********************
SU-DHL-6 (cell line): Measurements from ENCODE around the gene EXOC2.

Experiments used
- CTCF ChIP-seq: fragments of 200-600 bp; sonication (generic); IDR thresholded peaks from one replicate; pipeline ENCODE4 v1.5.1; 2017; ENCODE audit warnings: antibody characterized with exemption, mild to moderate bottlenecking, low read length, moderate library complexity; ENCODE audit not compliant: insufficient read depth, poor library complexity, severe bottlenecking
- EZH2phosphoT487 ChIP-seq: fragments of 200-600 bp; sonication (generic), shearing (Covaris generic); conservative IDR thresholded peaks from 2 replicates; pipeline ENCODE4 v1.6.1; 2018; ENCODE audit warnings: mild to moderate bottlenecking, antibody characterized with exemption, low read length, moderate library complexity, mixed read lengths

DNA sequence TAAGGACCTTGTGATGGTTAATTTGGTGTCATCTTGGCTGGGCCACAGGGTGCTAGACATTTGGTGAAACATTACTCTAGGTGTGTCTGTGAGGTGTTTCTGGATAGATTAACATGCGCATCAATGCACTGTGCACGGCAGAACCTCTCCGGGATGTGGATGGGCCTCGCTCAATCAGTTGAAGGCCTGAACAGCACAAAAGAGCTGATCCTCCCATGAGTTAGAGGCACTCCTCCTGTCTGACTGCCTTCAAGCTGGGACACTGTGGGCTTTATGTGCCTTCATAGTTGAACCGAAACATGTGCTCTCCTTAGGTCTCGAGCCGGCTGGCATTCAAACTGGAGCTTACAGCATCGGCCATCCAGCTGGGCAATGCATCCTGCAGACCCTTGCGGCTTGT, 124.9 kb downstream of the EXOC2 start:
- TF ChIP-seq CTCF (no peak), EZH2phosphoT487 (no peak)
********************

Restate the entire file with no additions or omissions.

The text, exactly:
SU-DHL-6 (cell line): Measurements from ENCODE around the gene EXOC2.

Experiments used
- CTCF ChIP-seq: fragments of 200-600 bp; sonication (generic); IDR thresholded peaks from one replicate; pipeline ENCODE4 v1.5.1; 2017; ENCODE audit warnings: antibody characterized with exemption, mild to moderate bottlenecking, low read length, moderate library complexity; ENCODE audit not compliant: insufficient read depth, poor library complexity, severe bottlenecking
- EZH2phosphoT487 ChIP-seq: fragments of 200-600 bp; sonication (generic), shearing (Covaris generic); conservative IDR thresholded peaks from 2 replicates; pipeline ENCODE4 v1.6.1; 2018; ENCODE audit warnings: mild to moderate bottlenecking, antibody characterized with exemption, low read length, moderate library complexity, mixed read lengths

DNA sequence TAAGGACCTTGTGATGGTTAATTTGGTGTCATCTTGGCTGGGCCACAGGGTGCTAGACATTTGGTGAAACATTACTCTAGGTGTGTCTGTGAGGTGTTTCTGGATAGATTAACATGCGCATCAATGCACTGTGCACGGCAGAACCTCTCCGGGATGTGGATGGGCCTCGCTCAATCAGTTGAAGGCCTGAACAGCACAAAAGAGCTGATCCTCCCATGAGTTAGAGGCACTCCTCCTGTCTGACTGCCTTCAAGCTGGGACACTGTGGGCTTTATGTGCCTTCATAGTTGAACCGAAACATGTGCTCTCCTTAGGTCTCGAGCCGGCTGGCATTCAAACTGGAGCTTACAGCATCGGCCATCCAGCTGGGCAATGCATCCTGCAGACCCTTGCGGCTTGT, 124.9 kb downstream of the EXOC2 start:
- TF ChIP-seq CTCF (no peak), EZH2phosphoT487 (no peak)